“[In a time of segregation] one Kentuckian stood apart and shines in the light of history...In case after case, Harlan stood as a lonely dissenter, urging the court and the nation to keep the promise of the Declaration and the equal rights amendment...”
Kentucky Supreme Court Justice
“In respect of civil rights, all citizens are equal before the law. The humblest man is the peer of the most powerful. The law...takes no account of his color when his civil rights are involved.”
—John Marshall Harlan (from his opinion in Plessy v. Ferguson, 1896)
“Harlan’s view, so lonely in its time, is now unquestioningly accepted. And in areas well beyond civil rights, his dissenting opinions proved far more durable and prescient than the court majorities.”
—Peter S. Canellos,
reporter for The Boston Globe
||Centre's John Marshall Harlan praised as civil rights pioneer
RELEASED: March 5, 2009
Harlan was born near Danville in 1833, and was raised in a prosperous slaveholding family. When the Civil War erupted, however, he fought for the Union, serving for two years as a colonel.
In 1863 he was elected attorney general of Kentucky, and in 1877 President Rutherford B. Hayes nominated him to the U.S. Supreme Court.
Peter Canellos, writing for The Boston Globe, says of Harlan, "When he was appointed to the Supreme Court, Republicans worried that he wouldn't give full force to the postwar constitutional amendments guaranteeing equal rights to blacks. They were wrong. For the next 34 years he was the best – and sometimes only – friend that black people had in any position of power."
Harlan's most famous opinion was in the Plessy v. Ferguson case in 1896. In it, seven justices (with one abstaining) voted to validate a Louisiana law requiring African-Americans to travel in separate railroad cars. Harlan alone voted to rule the statute unconstitutional.
As Canellos explains, "Harlan understood instantly that by accepting the 'separate but equal' fallacy, the Supreme Court was jeopardizing the nation's most cherished principle of equality under the law. Never before had a Supreme Court justice stood so forcefully against the prevailing views of his brethren and much of society at the time."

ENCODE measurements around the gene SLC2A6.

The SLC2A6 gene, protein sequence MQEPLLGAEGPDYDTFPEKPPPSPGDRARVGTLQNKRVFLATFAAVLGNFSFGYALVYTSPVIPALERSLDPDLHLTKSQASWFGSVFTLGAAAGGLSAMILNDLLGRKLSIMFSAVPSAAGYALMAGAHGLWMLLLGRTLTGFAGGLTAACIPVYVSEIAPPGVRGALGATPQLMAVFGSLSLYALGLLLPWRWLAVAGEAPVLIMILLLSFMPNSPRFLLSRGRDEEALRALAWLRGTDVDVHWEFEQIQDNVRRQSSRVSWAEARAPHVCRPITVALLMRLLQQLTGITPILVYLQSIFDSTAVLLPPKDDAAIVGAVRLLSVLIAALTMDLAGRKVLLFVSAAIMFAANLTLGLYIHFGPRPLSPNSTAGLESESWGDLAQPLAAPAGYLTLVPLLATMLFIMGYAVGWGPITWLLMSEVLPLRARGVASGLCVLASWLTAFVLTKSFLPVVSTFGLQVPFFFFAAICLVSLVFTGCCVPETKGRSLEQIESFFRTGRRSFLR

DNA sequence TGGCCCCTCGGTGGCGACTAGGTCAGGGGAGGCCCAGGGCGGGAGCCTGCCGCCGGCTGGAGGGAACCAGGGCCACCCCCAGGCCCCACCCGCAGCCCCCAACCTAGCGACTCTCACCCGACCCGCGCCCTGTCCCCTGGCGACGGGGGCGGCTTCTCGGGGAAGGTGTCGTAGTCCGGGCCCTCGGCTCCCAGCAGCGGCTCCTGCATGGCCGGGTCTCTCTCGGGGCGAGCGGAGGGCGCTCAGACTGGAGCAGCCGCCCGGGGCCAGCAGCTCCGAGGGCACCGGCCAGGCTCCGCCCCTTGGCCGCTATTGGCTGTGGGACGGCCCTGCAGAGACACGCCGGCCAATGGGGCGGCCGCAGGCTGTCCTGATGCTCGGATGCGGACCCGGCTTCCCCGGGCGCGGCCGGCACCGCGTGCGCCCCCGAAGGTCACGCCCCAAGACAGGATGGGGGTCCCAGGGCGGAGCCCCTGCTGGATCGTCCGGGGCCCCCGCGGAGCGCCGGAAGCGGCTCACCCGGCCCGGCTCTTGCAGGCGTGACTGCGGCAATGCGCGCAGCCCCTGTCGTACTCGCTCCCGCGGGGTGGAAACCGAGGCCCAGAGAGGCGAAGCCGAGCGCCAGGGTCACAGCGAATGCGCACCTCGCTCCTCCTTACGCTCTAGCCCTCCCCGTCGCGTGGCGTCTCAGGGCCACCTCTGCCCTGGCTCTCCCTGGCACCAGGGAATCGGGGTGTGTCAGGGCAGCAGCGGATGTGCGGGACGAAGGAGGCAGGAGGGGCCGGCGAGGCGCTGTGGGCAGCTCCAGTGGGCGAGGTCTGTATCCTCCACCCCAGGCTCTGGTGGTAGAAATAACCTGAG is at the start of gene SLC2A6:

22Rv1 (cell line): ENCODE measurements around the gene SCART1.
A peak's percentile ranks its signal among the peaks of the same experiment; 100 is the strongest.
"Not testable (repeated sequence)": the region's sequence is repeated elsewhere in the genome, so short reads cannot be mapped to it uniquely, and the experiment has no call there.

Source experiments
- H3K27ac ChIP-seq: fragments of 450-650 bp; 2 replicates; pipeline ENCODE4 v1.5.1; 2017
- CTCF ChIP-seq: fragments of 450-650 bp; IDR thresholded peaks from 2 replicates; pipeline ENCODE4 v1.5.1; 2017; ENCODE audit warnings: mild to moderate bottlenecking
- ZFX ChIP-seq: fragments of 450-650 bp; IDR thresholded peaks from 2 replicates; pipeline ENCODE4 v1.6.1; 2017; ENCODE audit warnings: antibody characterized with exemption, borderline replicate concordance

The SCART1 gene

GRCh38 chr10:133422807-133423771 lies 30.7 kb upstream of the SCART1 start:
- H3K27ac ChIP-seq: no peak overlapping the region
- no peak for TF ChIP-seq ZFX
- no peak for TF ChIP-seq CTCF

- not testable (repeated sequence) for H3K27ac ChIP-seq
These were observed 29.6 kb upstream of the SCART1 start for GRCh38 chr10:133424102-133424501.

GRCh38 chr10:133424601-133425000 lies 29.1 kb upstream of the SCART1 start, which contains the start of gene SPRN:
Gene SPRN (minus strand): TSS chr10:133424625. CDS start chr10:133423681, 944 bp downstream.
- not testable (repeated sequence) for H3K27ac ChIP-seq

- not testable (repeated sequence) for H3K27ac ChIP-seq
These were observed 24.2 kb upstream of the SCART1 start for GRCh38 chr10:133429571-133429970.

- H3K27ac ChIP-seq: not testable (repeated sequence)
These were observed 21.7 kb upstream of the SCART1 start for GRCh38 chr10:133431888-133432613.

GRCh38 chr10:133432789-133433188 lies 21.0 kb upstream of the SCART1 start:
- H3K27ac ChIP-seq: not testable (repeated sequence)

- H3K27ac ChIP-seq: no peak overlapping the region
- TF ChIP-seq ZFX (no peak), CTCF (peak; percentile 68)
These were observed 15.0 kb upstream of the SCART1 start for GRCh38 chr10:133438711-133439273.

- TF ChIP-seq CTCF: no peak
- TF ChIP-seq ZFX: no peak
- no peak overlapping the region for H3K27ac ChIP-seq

In a February 26 column in the Lexington Herald-Leader, Kentucky Supreme Court Justice Dan Venters reinforces this view: "[In a time of segregation] one Kentuckian stood apart and shines in the light of history…In case after case, Harlan stood as a lonely dissenter, urging the court and the nation to keep the promise of the Declaration and the equal rights amendment…"
In his Plessy dissent, Harlan wrote, "In respect of civil rights, all citizens are equal before the law. The humblest man is the peer of the most powerful. The law…takes no account of his color when his civil rights are involved."
Canellos points out that the validity and forward-looking nature of Harlan's opinions were not restricted to the area of civil rights: "[His] view, so lonely in its time, is now unquestioningly accepted. And in areas well beyond civil rights, his dissenting opinions prove far more durable and prescient than the court majorities."
While segregation remained the law of the land during Harlan's lifetime, his writings provided a legal framework that others would use in the mid-20th century to establish the principle of equality under the law irrespective of race. The turning point of this struggle was the landmark Brown v. Board of Education decision of that found "separate to be inherently unequal" and provided the legal basis for requiring the integration of public schools and a variety of public accommodations.
Another Centre alumnus, Fred Vinson, Class of 1909, also played an important role in this decision during his tenure as Chief Justice of the United States from 1946 until his death in 1953. Rulings by the Vinson-led Supreme Court were key in undercutting prior court precedents that supported segregation, and they helped pave the way for the nation-changing decision that would occur in 1954.
Then Supreme Court justice Sandra Day O'Connor noted the contributions of both men in a 2004 commencement address in the College's Norton Center for the Arts: "Centre College graduates have a proud tradition of public service and dedication to the good of the nation," O'Connor said, referring to Vinson and Harlan. "Each left an enduring mark [on the Supreme Court]. They were two of the key architects of a special kind of bridge. That was the bridge to what some people called the most important decision of the modern Supreme Court – Brown v. Board of Education."
The College honored Harlan in 1994 by establishing the John Marshall Harlan Professorship in Government. The official catalog description of the professorship notes that Harlan is "widely acclaimed as one of the Supreme Court's greatest justices." As America moves forward into the 21st century – far from fading – Harlan's reputation as "the great dissenter" seems to be growing ever greater.
The Harlan Professorship in Government has been held by Bill Garriott since 2005.
To read the Canellos article in The Boston Globe, click here.
To read the Venters article in the The Lexington Herald Leader, click here.
To read a biographical sketch on Harlan by the late Charles Lee, click here.
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Founded in 1819, Centre College is ranked among the U.S. News top 50 national liberal arts colleges. Consumers Digest ranks Centre No. 1 in educational value among all U.S. liberal arts colleges. Centre alumni, known for their nation-leading loyalty in annual financial support, include two U.S. vice presidents and two Supreme Court justices. For more, visit http://www.centre.edu/web/elevatorspeech/
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